Everything was fine in your new garden when all of a sudden your plants are dying! Learn what the the top 5 reasons are and why these need to be dealt with.

Your food plants in your vegetable garden, herb containers or fruit trees/berry patch are all in a harsh environment. Being outdoors brings all kinds of challenges. 

The weather doesn’t always cooperate, the plants may not get everything they need to grow strong and healthy and provide you with a good harvest and there are creatures out there that think your plants are as tasty as you do!

You can’t just leave your plants alone to fend for themselves. Especially for annual vegetable plants. Or if your growing plants in containers.

And I’m sure you’ve had some plants die on you. It’s happened to me too! However you can do a lot to ensure your plants survive, despite the hostile environment they sometimes find themselves in.

Here are the five reasons your plants might be dying and what to watch out for.

Water

Plants take up water mainly from their roots. While you might be lucky and have regular water during the summer months that keeps your plants well watered, you may also have plants that are under cover in a greenhouse or porch or covered balcony or deck.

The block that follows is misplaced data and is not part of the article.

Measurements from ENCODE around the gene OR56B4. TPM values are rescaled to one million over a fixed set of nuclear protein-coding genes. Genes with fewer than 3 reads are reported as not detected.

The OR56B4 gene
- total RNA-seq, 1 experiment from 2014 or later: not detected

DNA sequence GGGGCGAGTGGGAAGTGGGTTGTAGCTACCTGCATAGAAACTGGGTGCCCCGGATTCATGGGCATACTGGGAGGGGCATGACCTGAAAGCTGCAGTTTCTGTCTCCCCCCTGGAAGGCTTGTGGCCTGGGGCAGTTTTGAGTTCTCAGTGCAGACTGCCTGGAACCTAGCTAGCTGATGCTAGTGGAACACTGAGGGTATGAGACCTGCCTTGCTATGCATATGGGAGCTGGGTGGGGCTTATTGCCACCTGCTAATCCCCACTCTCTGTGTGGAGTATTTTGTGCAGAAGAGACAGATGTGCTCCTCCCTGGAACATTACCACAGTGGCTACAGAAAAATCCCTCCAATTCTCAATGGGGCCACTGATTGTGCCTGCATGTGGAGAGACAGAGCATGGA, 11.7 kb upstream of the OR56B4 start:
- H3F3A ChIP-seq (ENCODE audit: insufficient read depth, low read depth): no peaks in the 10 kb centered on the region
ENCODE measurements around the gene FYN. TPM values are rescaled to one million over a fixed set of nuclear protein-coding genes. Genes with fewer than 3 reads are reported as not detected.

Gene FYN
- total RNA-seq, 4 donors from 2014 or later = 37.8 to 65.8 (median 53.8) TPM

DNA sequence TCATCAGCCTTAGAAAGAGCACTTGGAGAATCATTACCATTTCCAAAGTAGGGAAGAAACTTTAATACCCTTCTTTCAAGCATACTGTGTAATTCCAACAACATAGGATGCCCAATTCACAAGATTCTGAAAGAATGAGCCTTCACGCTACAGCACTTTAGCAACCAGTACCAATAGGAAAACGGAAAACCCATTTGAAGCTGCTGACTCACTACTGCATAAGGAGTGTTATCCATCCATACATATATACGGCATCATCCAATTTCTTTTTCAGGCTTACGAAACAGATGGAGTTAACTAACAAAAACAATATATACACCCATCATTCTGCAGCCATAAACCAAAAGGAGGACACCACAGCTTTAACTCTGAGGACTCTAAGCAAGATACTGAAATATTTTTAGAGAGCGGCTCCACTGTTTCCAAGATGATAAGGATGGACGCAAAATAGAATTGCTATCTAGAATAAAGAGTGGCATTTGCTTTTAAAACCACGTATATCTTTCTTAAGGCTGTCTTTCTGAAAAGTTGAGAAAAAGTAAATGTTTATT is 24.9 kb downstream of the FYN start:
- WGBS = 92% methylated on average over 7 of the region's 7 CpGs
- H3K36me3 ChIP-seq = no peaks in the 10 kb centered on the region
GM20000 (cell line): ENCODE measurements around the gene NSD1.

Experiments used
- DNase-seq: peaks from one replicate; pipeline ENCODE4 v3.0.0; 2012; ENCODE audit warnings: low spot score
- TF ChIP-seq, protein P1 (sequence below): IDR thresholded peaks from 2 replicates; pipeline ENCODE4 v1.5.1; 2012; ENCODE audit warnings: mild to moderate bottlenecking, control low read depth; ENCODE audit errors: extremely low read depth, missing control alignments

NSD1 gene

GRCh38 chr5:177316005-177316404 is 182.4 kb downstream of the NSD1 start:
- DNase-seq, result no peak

Plants need enough water but also can’t have too much. With not enough water plant cells will literally dry out and die, eventually killing the whole plant. Some plants are more resistant to drought such as herbs and cacti. 

Too much water can cause the plant roots to suffocate because they need some air around their roots to take up food and without air the roots will rot. Saturated soil also is not the best environment for most beneficial insects and microorganisms and you might actually attract pests such as slugs and snails. Also too much water can also cause plant diseases such as mildew and mold.

So make sure that your plants get enough water and that you have an easy way to water all your plants on a consistent schedule.

The June issue of Healthy Fresh Homegrown magazine is devoted to watering! Get your copy (and all past and future issues) by becoming a member of Seed to Table. See below for more information.

Food

Plants like humans and animals need food. While they don’t have a digestion system like us, they still take up nutrients from the soil and air.

Most nutrient deficiencies will be quite obvious. Plants will either not grow well and be stunted or there will be visible colour changes in the leaves. Plants will also become stressed in trying to find food and more likely to develop diseases and attract pests.